Of railways the progress has been enormous; but I do not know that in a scientific point of view a railway is so marvelous in its character as the electric telegraph. The results, however, of the construction and use of railways are more extensive and wide spread, and their utility and convenience brought home to a larger portion of mankind. The British Association is peripatetic, and without railways its meetings, if held at all, would, 1 fear, be greatly reduced in numbers. Moreover, you have all an interest in them; you all demand to be carried safely, and you insist on being carried fast. I shall not enter on a history of the struggles which preceded the opening of the first railway. They were brought to a successful-issue by the determination of a few able and far-seeing men. The names of Thomas Gray and Joseph Sandars, of William James and Edward Pease, should always be remembered in connection with the early history of railways, for it was they who first made the nation familiar with the idea. There is no fear that the name of Stephenson will be forgotten, whose practical genius made the realization of the idea possible. Railways add enormously to the national wealth. More than twenty-five years ago it was proved, to the satisfaction of a committee of the House of Commons, that the Lancashire & Yorkshire Railway effected a saving to the public using the railway of more than the whole amount of the dividend which was received by the proprietors. These calculations were based solely on the amount of traffic carried by the railway and on the difference between the railway rate of charge and the charges by the modes of conveyance anterior to railways. No credit whatever was taken for the saving of time, though in England preeminently time is money. Considering that railway charges on many items have been considerably reduced since that day, it may be safely assumed that the railways in the British Islands now produce, or rather save to the nation, a much larger sum annually than the gross amount of all the dividends payable to the proprietors, without at all taking into account the benefit arising from the saving in time. The benefits under that head defy calculation, and cannot with any accuracy be put into money; but it would not be at all over-estimating this question to say that in time and money the nation gains at least what is equivalent to ten per cent, on all the capital expended on railways. It follows that, whenever a railway can be made at a cost to yield the ordinary interest of money, it is in the national interest that it should be made. Further, that, though its cost might be such as to leave a smaller dividend than that to its proprietors, the loss of wealth to so small a section of the community will be more than supplemented by the national gain, and therefore there may be cases where a government may wisely contribute in some form to undertakings which, without such aid, would fail to obtain the necessary support. And so some countries—Russia, for instance—to which improved means of transport are of vital importance, have wisely, in my opinion, caused lines to be made which, having regard to their own expenditure and receipts, would be unprofitable works, but in a national point of view are or speedily will be highly advantageous.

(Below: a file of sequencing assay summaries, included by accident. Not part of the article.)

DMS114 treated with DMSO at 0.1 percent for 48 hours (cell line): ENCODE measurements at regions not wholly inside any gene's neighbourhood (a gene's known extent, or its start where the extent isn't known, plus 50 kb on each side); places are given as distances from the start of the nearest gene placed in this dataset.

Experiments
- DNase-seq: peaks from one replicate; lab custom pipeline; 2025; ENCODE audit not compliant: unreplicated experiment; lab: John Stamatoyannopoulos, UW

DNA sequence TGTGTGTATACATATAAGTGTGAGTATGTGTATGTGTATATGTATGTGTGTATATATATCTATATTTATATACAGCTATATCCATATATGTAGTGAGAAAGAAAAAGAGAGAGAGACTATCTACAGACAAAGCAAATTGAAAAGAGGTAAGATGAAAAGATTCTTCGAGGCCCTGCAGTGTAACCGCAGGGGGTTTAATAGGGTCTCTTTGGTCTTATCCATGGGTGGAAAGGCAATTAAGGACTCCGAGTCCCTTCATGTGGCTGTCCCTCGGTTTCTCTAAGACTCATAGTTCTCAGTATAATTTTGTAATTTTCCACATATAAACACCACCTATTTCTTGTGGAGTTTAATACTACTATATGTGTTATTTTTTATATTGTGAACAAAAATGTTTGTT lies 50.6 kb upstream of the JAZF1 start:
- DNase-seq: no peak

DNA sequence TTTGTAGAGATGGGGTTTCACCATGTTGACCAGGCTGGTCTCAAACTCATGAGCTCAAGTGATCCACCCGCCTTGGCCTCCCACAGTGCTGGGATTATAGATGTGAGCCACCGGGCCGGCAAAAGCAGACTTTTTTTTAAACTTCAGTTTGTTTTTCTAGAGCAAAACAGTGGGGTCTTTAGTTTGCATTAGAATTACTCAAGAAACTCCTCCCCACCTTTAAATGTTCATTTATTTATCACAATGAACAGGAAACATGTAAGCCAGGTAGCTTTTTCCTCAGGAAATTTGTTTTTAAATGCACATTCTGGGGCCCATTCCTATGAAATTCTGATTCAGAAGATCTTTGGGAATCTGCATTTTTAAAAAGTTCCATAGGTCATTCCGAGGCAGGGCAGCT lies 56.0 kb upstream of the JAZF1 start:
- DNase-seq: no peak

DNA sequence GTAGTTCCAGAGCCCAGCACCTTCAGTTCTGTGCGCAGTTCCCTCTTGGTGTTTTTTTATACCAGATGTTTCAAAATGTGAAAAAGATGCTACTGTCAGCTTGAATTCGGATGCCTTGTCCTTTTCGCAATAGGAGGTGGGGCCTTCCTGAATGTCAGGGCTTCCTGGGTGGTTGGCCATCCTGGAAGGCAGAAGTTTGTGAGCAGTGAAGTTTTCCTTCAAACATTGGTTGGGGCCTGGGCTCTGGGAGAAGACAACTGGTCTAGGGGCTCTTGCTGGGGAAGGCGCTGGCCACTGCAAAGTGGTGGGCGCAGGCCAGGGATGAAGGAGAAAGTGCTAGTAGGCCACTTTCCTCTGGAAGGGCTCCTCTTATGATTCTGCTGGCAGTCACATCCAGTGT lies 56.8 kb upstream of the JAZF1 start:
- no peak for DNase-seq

A question more important probably in the eyes of many—safety of railway-traveling—may not be inappropriate. At all events, it is well that the elements on which it depends should be clearly understood. It will be thought that longer experience in the management of railways should go to insure greater safety, but there are other elements of the question which go to counteract this in some degree. The safety of railway-traveling depends on the perfection of the machine in all its parts, including the whole railway, with its movable plant, in that term; it depends also on the nature and quantity of traffic; and, lastly, on human care and attention. With regard to what is human, it may be said that so many of these accidents as arise from the fallibility of men will never be eliminated until the race be improved. The liability to accident will also increase with the speed, and might be reduced by slackening that speed. It increases with the extent and variety of the traffic on the same line. The public, I fear, will rather run the risk than consent to be carried at a slower rate. The increase in extent and variety of traffic is not likely to receive any diminution; on the contrary, it is certain to augment. I should be sorry to say that human care may not do something, and I am not among those who object to appeals through the press and otherwise to railway companies, though sometimes perhaps they may appear in an unreasonable form. I see no harm in men being urged in every way to do their utmost in a matter so vital to many. It is practicable, by certain corrections of the official returns, to make some sort of comparison between the accidents in the earlier days of our own railways and. the accidents occurring at a later date. I have endeavored to make these corrections, and I believe the results arrived at may be taken as fairly accurate. From the figures it appears that the passenger mileage has doubled between 1861 and 1873; and at the rate of increase between 1870 and 1873 it would become double what it was in 1873 in twelve years from that time—namely, in 1885. The number of passengers has doubled between 1864 and 1873, and at the rate of increase between 1870 and 1873 it would become double what it was in 1873 in eleven and a half years, or in 1 885. Supposing no improvement had been effected in the working of railway-traffic, the increase of accidents should have borne some proportion to the passenger mileage, multiplied by the proportion between the train mileage and the length of line open, as the number of trains passing over the same line of rails would tend to multiply accidents in an increasing proportion, especially where the trains run at different speeds. The number of accidents varies considerably from year to year, but, taking two averages of ten years each, it appears that the proportion of deaths of passengers from causes beyond their control to passenger miles traveled in the ten years ending December 31, 1873, was only two-thirds of the same proportion in the ten years ending December 31, 1861. The limit of improvements will probably be reached before long, and the increase of accidents will depend on the increase of traffic, together with the increased frequency of trains. Up to the present time the improvements appear to have kept pace with the increase of traffic and of speed, as the slight increase in the proportion of railway accidents to passenger miles is probably chiefly due to a larger number of trifling bruises being reported now than formerly. I believe it was a former president of the Board of Trade who said to an alarmed deputation, who waited upon him on the subject of railway traveling, that he thought he was safer in a railway-carriage than anywhere else. If he gave any such opinion, he was not far wrong, as is sufficiently evident when it can be said that there is only one passenger injured in every four million miles traveled, or that, on an average, a person may travel 100,000 miles each year for forty years, and the chances be slightly in his favor of his not receiving the slightest injury.